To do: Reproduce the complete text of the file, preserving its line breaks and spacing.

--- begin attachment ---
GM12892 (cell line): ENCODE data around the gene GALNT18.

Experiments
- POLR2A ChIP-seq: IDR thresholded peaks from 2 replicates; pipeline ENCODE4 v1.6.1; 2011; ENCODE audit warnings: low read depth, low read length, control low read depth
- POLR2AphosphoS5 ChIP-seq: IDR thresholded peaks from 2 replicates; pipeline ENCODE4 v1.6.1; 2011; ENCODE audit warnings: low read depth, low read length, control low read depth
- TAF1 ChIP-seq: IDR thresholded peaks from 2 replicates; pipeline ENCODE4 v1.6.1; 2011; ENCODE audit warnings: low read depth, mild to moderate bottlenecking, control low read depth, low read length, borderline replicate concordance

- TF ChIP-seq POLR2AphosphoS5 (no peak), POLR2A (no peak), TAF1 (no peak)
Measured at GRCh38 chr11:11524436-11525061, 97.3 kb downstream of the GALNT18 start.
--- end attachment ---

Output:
GM12892 (cell line): ENCODE data around the gene GALNT18.

Experiments
- POLR2A ChIP-seq: IDR thresholded peaks from 2 replicates; pipeline ENCODE4 v1.6.1; 2011; ENCODE audit warnings: low read depth, low read length, control low read depth
- POLR2AphosphoS5 ChIP-seq: IDR thresholded peaks from 2 replicates; pipeline ENCODE4 v1.6.1; 2011; ENCODE audit warnings: low read depth, low read length, control low read depth
- TAF1 ChIP-seq: IDR thresholded peaks from 2 replicates; pipeline ENCODE4 v1.6.1; 2011; ENCODE audit warnings: low read depth, mild to moderate bottlenecking, control low read depth, low read length, borderline replicate concordance

- TF ChIP-seq POLR2AphosphoS5 (no peak), POLR2A (no peak), TAF1 (no peak)
Measured at GRCh38 chr11:11524436-11525061, 97.3 kb downstream of the GALNT18 start.